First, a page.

sured both us and all our actions as rash, rebellious, hypocritical, and impious; not only argues a strange, degenerate contagion suddenly spread among us, fitted and prepared for new slavery, but will render us a scorn and derision to all our neighbours. And what will they at best say of us, and of the whole English name, but scoffingly, as of that foolish builder mentioned by our Saviour, who began to build a tower, and was not able to finish it? Where is this goodly tower of a commonwealth, which the English boasted they would build to overshadow kings, and be another Rome in the west? The foundation indeed they lay gallantly, but fell into a worse confusion, not of tongues, but of factions, than those at the tower of Babel; and have left no memorial of their work behind them remaining, but in the common laughter of Europe! Which must needs redound the more to our shame, if we but look on our neighbours the United Provinces, to us inferiour in all outward advantages; who notwithstanding, in the midst of greater difficulties, courageously, wisely, constantly went through with the same work, and are settled in all the happy enjoyments of a potent and flourishing republic to this day.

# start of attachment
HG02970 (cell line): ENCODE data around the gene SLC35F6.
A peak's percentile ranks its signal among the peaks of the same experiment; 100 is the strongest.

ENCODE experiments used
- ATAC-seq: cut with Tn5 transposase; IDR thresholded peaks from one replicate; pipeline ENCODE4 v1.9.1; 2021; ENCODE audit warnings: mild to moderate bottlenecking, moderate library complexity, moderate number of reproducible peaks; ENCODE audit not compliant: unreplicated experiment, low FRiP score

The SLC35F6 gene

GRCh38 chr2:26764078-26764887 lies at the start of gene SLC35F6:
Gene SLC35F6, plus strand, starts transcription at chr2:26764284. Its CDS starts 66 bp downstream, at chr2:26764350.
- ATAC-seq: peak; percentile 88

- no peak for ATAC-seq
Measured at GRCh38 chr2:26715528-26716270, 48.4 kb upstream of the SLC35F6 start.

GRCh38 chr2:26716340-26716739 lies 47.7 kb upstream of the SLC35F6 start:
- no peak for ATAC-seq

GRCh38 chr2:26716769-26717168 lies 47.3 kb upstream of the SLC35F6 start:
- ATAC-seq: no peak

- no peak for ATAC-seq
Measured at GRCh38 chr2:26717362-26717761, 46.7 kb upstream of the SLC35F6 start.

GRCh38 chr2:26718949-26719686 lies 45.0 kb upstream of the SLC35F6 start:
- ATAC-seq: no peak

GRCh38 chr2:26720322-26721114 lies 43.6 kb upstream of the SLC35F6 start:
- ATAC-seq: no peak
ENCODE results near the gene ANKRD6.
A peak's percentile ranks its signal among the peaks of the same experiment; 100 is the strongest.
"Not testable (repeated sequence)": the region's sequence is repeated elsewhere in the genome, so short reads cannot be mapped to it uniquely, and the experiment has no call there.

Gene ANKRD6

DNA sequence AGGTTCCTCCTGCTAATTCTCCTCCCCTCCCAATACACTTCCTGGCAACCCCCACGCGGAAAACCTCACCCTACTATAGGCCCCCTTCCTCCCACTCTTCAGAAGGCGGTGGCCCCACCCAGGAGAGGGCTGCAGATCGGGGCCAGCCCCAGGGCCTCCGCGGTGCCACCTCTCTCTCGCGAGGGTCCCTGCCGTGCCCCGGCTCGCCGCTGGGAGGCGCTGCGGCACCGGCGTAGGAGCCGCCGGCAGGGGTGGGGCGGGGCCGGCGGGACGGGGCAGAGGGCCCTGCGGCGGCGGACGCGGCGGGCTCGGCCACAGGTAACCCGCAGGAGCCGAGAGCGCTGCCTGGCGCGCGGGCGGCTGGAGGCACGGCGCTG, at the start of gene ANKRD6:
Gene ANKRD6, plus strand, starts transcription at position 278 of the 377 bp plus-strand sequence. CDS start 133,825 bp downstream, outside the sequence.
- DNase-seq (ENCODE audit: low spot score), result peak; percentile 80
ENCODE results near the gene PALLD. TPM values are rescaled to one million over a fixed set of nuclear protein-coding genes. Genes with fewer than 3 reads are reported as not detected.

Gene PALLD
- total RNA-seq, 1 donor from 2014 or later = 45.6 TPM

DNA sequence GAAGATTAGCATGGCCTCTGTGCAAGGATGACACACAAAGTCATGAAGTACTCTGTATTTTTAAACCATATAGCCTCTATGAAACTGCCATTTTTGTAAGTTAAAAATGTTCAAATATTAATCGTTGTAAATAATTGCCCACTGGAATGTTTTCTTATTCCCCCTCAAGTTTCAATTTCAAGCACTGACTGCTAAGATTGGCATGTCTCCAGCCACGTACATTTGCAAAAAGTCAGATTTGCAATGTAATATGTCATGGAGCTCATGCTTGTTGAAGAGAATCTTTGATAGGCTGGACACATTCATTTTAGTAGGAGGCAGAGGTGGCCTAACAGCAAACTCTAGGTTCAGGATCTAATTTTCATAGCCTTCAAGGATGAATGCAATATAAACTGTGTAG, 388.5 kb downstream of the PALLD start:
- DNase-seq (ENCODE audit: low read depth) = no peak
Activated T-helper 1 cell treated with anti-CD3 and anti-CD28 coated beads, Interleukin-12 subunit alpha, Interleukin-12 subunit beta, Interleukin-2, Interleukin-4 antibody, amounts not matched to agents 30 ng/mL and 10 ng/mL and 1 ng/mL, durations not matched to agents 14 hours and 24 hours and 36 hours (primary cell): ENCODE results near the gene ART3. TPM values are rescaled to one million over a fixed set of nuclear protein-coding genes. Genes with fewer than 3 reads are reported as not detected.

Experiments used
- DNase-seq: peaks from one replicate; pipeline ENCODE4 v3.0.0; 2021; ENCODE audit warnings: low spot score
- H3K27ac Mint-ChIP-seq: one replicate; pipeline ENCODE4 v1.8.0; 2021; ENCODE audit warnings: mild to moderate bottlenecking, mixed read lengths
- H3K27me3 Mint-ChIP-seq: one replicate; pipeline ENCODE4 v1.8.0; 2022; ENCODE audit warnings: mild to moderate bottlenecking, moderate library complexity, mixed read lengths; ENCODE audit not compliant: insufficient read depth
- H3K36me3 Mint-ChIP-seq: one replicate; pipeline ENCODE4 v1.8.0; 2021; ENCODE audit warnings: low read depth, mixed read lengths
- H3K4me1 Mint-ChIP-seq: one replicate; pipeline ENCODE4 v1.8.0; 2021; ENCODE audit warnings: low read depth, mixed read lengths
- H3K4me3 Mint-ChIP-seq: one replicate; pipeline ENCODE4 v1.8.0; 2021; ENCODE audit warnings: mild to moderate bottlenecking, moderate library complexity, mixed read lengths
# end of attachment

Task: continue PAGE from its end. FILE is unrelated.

pleasure gave a king to the Israelites, and imputed it a sin to them that they sought one: but Christ apparently forbids his disciples to admit of any such heathenish government; "The kings of the Gentiles," saith he, " exercise lordship over them;" and they that "exercise authority upon them are called benefactors: but ye shall not be so; but he that is greatest among you, let him be as the younger; and he that is chief, as he that serveth." The occasion of these his words was the ambitious desire of Zebedee's two sons, to be exalted above their brethren in his kingdom, which they thought was to be ere long upon earth. That he speaks of civil government, is manifest by the former part of the comparison, which infers the other part to be always in the same kind. And what government comes nearer to this precept of Christ, than a free commonwealth; wherein they who are the greatest, are perpetual servants and drudges to the public at their own cost and charges, neglect their own affairs, yet are not elevated above their brethren; live soberly in their families, walk the street as other men, may be spoken to freely, familiarly, friendly, without adoration? Whereas a king must be adored like a demigod, Besides this, if we return to kingship, and soon re- with a dissolute and haughty court about him, of vast pent, (as undoubtedly we shall, when we begin to find expense and luxury, masks and revels, to the dethe old encroachments coming on by little and little bauching of our prime gentry both male and female; upon our consciences, which must necessarily proceed not in their pastimes only, but in earnest, by the loose from king and bishop united inseparably in one inter- employments of court-service, which will be then est,) we may be forced perhaps to fight over again all thought honourable. There will be a queen of no less that we have fought, and spend over again all that we charge; in most likelihood outlandish and a papist, have spent, but are never like to attain thus far as we besides a queen-mother such already; together with are now advanced to the recovery of our freedom, both their courts and numerous train: then a royal never to have it in possession as we now have it, never issue, and ere long severally their sumptuous courts; to be vouchsafed hereafter the like mercies and signal to the multiplying of a servile crew, not of servants assistances from Heaven in our cause, if by our in- only, but of nobility and gentry, bred up then to grateful backsliding we make these fruitless; flying the hopes not of public, but of court-offices, to be now to regal concessions from his divine condescen- stewards, chamberlains, ushers, grooms, even of the sions, and gracious answers to our once importuning close-stool; and the lower their minds debased with prayers against the tyranny which we then groaned court-opinions, contrary to all virtue and reformaunder; making vain and viler than dirt the blood of tion, the haughtier will be their pride and profuseso many thousand faithful and valiant Englishmen, ness. We may well remember this not long since at who left us in this liberty, bought with their lives; home; nor need but look at present into the French losing by a strange after-game of folly all the battles court, where enticements and preferments daily draw we have won, together with all Scotland as to our away and pervert the protestant nobility. As to the conquest, hereby lost, which never any of our kings burden of expense, to our cost we shall soon know it; could conquer, all the treasure we have spent, not that for any good to us deserving to be termed no better corruptible treasure only, but that far more precious of than the vast and lavish price of our subjection, and all our late miraculous deliverances; treading back their debauchery, which we are now so greedily cheapagain with lost labour all our happy steps in the pro- ening, and would so fain be paying most inconsider gress of reformation, and most pitifully depriving our- ately to a single person; who for any thing wherein selves the instant fruition of that free government, the public really needs him, will have little else to do, which we have so dearly purchased, a free common- but to bestow the eating and drinking of excessive wealth, not only held by wisest men in all ages the dainties, to set a pompous face upon the superficial noblest, the manliest, the equallest, the justest govern- actings of state, to pageant himself up and down in ment, the most agreeable to all due liberty and propor-progress among the perpetual bowings and cringings tioned equality, both human, civil, and christian, most of an abject people, on either side deifying and adoring cherishing to virtue and true religion, but also (I may him for nothing done that can deserve it. For what say it with greatest probability) plainly commended, can he more than another man? who, even in the exor rather enjoined by our Saviour himself, to all Chris-pression of a late court-poet, sits only like a great cipher tians, not without remarkable disallowance, and the set to no purpose before a long row of other significant brand of Gentilism upon kingship. God in much dis-figures. Nay, it is well and happy for the people, it